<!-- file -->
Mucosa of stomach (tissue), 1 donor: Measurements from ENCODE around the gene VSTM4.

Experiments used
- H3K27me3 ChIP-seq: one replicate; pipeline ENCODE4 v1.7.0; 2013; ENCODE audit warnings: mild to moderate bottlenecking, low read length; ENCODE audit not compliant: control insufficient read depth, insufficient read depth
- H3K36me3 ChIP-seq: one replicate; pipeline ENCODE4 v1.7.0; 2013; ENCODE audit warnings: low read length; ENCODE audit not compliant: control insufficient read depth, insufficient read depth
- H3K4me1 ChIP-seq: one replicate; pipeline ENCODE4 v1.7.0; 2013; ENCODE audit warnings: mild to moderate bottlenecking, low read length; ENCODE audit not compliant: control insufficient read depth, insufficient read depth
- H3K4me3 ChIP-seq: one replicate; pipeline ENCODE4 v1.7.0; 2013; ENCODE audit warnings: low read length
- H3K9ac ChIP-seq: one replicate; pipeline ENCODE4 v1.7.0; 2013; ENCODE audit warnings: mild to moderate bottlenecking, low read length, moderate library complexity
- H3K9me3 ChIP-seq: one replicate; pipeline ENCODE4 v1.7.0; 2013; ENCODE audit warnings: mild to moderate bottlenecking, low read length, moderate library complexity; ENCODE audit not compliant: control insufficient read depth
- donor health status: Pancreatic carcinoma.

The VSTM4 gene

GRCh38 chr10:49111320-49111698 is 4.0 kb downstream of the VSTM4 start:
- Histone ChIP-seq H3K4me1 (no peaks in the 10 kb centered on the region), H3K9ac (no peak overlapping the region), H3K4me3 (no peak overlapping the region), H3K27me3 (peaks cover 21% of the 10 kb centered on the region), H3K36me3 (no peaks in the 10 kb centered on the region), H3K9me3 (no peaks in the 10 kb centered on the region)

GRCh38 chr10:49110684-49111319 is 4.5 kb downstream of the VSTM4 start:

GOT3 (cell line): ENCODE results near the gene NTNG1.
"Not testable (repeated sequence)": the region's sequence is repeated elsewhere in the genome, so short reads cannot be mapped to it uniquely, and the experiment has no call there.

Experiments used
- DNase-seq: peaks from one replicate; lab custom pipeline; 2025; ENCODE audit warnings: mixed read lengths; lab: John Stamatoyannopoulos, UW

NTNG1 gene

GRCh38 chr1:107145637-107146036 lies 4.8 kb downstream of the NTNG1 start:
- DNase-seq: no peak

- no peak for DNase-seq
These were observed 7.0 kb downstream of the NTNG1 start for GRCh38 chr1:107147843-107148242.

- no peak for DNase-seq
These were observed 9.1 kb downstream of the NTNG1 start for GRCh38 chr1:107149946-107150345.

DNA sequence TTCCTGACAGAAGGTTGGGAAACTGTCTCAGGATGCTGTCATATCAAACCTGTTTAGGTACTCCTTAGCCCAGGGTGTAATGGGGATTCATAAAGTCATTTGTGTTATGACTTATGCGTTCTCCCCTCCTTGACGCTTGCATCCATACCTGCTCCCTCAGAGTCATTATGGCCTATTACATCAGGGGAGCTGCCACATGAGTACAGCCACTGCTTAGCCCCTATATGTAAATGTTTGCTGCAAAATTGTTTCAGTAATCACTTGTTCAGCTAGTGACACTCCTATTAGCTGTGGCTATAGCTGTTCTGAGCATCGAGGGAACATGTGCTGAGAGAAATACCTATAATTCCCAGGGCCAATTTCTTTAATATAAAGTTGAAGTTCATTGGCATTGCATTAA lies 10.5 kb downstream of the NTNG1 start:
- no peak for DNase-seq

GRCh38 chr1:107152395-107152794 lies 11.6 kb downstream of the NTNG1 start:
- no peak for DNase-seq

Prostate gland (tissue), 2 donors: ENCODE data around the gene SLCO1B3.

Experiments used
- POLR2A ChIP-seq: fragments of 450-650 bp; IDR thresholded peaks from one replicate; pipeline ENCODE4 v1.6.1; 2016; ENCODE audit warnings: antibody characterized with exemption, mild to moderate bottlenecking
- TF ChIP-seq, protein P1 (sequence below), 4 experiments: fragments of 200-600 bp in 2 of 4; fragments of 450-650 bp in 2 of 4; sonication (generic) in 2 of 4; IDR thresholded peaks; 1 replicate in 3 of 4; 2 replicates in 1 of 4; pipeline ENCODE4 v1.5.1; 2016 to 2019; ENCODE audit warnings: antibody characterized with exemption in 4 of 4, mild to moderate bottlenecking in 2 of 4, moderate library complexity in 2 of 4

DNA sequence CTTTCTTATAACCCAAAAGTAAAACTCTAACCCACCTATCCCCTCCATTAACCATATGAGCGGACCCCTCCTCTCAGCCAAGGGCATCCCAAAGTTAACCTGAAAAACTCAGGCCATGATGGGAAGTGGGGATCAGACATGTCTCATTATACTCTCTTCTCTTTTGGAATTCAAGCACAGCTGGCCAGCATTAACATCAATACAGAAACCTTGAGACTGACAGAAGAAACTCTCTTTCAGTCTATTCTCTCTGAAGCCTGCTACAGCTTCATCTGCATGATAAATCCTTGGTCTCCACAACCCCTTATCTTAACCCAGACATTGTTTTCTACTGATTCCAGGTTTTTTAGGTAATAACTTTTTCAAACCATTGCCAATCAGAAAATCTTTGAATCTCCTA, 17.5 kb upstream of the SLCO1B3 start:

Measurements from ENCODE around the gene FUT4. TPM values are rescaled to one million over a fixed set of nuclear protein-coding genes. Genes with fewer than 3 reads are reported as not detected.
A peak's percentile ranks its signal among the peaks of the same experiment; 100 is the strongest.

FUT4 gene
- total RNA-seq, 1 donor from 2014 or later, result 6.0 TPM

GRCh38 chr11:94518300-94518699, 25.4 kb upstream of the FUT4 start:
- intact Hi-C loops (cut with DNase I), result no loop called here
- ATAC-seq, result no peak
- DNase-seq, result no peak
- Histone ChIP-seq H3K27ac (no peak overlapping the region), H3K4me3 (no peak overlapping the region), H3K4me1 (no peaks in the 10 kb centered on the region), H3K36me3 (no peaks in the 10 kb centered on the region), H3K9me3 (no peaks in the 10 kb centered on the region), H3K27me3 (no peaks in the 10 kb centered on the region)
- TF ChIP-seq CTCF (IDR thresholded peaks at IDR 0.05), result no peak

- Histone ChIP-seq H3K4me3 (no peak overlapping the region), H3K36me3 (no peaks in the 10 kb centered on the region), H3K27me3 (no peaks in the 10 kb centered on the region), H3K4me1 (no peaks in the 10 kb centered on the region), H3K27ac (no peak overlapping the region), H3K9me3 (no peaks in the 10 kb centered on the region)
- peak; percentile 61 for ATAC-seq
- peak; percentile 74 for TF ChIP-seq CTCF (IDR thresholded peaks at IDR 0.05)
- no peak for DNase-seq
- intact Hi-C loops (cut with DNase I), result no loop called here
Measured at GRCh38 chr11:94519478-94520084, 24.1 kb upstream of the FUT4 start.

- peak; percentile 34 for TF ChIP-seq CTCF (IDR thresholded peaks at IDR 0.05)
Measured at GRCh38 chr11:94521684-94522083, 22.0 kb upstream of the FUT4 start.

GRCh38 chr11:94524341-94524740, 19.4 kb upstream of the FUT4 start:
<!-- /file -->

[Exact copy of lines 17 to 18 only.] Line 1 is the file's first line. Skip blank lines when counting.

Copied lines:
- DNase-seq: peaks from one replicate; lab custom pipeline; 2025; ENCODE audit warnings: mixed read lengths; lab: John Stamatoyannopoulos, UW

NTNG1 gene